Hospitals are an integral part of healthcare and play a crucial role in saving lives. But, like all institutions, they also consume energy and contribute to carbon emissions, which have a significant impact on the environment.

Many hospitals have taken significant steps towards sustainability. For example, the NHS has created the NHS STP’s to set ambitious goals to achieve carbon neutrality by 2050, and many hospitals have adopted energy-efficient technologies and practices to reduce their carbon footprint. According to the NHS sustainability report ‘Delivering a ‘Net Zero’ National Health Service’, 15% of the NHS’ total carbon emissions come from estates and facilities services.

So what steps are estates and facilities departments taking to decarbonise healthcare?

Optimizing building usage

Hospitals often have limited spaces for frequently used services, yet larger areas that are infrequently used throughout the week. Employing an occupancy monitoring system and heatmaps helps hospitals understand how their facilities are being used, how patients and staff are moving around the hospital and identify areas where space is being wasted.

Real-time energy monitoring and control

Implementing a digital twin allows healthcare facilities to have better control over HVAC systems and lighting, allowing for a more sustainable hospital. This technology provides valuable insights into how energy is being consumed, showing where improvements can be made. When paired with indoor positioning and occupancy monitoring, the system can detect when areas of the building are unoccupied and HVAC and lighting can be adjusted automatically to reduce emissions and save on energy costs.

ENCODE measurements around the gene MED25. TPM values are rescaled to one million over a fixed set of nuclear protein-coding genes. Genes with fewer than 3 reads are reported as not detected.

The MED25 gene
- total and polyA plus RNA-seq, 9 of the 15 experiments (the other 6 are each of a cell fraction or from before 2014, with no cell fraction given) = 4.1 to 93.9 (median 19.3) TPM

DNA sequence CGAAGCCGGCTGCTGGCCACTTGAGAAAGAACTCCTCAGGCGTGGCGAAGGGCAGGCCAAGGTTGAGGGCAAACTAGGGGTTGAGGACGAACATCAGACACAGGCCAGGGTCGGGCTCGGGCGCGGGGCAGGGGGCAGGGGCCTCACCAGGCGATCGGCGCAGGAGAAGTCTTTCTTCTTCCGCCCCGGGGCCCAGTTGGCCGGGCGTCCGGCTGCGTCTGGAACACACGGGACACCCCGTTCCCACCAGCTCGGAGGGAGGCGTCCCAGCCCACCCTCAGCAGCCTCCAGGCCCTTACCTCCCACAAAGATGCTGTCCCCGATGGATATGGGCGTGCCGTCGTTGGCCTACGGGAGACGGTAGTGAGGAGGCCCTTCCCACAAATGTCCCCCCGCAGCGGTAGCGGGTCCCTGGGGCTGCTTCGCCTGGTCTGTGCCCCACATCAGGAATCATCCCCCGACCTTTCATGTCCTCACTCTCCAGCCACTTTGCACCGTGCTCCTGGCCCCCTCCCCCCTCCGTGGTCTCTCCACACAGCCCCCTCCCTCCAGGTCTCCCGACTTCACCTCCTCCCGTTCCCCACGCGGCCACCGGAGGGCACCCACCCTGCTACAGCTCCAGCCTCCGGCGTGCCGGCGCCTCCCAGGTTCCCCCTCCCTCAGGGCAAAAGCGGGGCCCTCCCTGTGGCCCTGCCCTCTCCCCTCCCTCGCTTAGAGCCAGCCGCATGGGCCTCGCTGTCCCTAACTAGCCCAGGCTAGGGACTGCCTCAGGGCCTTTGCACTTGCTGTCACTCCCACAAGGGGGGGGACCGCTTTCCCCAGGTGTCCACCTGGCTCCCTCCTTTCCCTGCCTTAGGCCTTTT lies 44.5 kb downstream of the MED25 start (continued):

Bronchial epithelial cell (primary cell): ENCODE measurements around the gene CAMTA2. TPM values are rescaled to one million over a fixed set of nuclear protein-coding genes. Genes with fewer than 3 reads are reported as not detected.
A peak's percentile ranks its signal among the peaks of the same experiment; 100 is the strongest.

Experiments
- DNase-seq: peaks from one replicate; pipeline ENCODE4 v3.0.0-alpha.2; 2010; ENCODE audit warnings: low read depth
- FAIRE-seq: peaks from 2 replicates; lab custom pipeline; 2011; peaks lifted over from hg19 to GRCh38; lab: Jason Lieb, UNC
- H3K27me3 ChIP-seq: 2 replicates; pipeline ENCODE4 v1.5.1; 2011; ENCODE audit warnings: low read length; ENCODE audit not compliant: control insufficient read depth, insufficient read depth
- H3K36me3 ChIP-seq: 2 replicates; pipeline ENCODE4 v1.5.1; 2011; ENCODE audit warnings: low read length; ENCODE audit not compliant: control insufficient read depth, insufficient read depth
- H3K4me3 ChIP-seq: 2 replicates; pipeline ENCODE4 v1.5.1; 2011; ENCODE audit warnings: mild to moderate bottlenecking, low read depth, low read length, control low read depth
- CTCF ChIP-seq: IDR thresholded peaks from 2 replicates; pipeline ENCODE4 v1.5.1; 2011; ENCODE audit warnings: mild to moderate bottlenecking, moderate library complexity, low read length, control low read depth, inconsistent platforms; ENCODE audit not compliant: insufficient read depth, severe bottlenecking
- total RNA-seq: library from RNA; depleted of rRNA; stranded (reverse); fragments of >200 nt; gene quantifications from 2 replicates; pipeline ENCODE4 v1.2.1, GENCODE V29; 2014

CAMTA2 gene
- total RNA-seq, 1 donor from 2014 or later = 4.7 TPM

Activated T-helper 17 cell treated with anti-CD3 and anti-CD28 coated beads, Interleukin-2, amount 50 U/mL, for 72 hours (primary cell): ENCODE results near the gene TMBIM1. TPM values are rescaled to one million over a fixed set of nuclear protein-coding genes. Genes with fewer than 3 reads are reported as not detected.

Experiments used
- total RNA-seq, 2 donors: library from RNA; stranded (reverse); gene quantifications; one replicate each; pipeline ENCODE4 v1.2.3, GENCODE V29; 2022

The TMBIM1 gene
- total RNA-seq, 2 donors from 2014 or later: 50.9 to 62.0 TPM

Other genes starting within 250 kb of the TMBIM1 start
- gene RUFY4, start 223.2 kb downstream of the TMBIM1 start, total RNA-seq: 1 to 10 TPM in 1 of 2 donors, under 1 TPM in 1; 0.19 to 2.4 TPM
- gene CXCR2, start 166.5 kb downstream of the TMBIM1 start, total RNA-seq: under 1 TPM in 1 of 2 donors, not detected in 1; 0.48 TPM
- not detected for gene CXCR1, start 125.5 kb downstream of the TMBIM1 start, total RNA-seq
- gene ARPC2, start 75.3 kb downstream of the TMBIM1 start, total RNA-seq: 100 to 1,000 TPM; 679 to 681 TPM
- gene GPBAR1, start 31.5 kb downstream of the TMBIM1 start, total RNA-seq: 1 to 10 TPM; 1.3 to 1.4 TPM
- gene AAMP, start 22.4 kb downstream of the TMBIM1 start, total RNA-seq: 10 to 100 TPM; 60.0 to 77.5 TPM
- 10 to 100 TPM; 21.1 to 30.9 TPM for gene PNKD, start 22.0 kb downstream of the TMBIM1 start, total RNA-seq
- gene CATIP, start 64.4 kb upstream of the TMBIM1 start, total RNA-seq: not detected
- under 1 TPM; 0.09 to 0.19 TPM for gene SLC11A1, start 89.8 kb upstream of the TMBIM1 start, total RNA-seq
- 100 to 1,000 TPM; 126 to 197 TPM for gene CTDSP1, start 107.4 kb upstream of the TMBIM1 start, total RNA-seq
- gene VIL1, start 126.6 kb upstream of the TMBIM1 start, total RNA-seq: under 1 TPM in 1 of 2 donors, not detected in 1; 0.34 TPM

Onsite renewable energy

Installing systems such as solar panels, solar thermal or other renewable sources makes for a more energy efficient hospital. This can be combined with a digital twin to enable facilities managers to implement greener building strategies.

More virtual appointments

By improving digital healthcare solutions, hospitals can reduce the number of visitors to the hospital. This saves essential facilities for those who need it most and allows hospitals to conserve more energy. 

In conclusion, the healthcare industry has a crucial role to play in reducing its carbon footprint and achieving carbon neutrality. Hospitals can adopt energy-efficient technologies, encourage sustainable practices, and use tools like MazeMap to understand their energy consumption and identify areas for improvement. By taking these steps, hospitals can ensure that they are providing the best care for their patients while also contributing to a more sustainable future.

Are you interested in learning how MazeMap can contribute to your carbon neutrality plan? Get your free trial of MazeMap here.

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